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The St Louis Contrarian

Providing Independent and Intelligent Insight on St. Louis Public Policy Issues

Archive for the category “gentrification”

Historic Tax Credits for Residential Use

The St. Louis Business Journal had a poll today which appeared critical of State Historic Tax Credits being used on residential properties. These credits are part of the state program which is used primarily on apartments and commercial buildings.

If used properly, the credits can help rejuvenate historic neighborhoods and preserve housing. The criticism seems to be that sometimes people who use these credits don’t need them. A simple solution would be to means test the program so that only households who need the credits will use them. Written by Paul Dribin

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Urban Development and Privilege

Much has been written recently about the concept of white privilege. I  find the term somewhat offensive because it makes people defensive. Nevertheless, the concept is true

There are a couple areas of middle class privilege that contribute negatively to the well being of communities.   The first is the mortgage interest deductions. This deduction primarily helps higher income people, and artificially drives up the price of housing. Working class people who do not itemize are hurt. This by the way is the biggest housing subsidy. A tax credit targeted to working class people would be more effective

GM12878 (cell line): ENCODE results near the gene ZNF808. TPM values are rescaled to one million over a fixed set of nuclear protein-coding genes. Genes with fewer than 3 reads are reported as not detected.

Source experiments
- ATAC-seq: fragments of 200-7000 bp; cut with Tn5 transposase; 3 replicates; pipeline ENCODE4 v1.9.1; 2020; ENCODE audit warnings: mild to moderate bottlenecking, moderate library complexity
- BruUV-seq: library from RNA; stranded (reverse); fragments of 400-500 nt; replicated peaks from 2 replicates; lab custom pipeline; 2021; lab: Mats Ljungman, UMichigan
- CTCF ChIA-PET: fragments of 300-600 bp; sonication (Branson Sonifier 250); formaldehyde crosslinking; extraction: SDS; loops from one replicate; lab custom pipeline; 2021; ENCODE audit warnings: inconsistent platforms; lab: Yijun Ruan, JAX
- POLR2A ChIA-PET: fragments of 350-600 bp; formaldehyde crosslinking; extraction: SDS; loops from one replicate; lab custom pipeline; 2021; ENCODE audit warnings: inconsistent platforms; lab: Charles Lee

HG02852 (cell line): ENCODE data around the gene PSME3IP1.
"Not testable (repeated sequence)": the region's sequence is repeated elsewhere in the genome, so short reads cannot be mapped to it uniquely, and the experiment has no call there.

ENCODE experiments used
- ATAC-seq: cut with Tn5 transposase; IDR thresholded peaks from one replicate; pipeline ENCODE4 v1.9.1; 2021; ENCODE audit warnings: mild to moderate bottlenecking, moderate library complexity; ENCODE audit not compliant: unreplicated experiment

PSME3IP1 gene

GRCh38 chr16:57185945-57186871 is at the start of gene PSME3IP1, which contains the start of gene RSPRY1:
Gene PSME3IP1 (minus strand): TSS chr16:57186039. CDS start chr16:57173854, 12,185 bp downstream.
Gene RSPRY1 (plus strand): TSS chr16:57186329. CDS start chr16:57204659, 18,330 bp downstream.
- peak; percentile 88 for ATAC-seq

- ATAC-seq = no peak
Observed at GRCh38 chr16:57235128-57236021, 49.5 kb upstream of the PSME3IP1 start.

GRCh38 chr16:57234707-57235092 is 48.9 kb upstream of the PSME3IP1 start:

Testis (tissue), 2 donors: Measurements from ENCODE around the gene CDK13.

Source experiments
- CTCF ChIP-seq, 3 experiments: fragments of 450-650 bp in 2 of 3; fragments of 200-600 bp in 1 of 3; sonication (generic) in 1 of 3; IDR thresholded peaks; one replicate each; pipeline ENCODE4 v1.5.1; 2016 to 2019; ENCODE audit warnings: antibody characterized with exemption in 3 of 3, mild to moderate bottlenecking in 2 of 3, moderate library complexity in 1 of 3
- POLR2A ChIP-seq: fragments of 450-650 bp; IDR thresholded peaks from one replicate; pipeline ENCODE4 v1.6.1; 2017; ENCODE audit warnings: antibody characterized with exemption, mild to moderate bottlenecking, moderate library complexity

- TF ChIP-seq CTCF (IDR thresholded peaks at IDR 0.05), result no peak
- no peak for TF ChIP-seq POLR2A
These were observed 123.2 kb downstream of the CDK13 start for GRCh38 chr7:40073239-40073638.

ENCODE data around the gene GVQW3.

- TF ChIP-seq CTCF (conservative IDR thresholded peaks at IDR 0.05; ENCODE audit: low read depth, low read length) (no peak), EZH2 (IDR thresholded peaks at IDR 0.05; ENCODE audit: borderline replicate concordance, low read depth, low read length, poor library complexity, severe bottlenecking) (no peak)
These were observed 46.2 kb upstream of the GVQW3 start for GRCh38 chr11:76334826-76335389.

A second set of privileges cover zoning and planning laws in our communities. These laws tend to zone out smaller and more affordable housing and Multifamily housing. I am not talking about housing homeless people but teachers social workers, nurses etc.    

The results of these policies are unnecessary segregation , a lack of mobility, and urban decline.  Written by paul Dribin

Urban Homesteading

I wanted to write again about Urban Homesteading, a program which I believe would be transformative for St. Louis and other communities. My previous work with this program in Milwaukee inspires my vision.

St. Louis has lots of vacant boarded houses in city possession. Urban Homesteading would allow for the transfer of these houses to individuals and families who agree to live in the houses and rehabilitate them to code. Title would transfer to the homesteader after successful completion of the rehabilitation. Some important caveats:

1. The rehab would need to be completed by professional contractors approved by the city. Sweat equity does not work in these situations.

2. The families selected for the program must be working and pass a screening. This will not work for people with significant social problems.

3. The properties must be carefully selected. They should be as close together as possible, and in a condition that allows for rehab.

St. Louis is working hard to attract young people to the city. This program can significantly help that effort.

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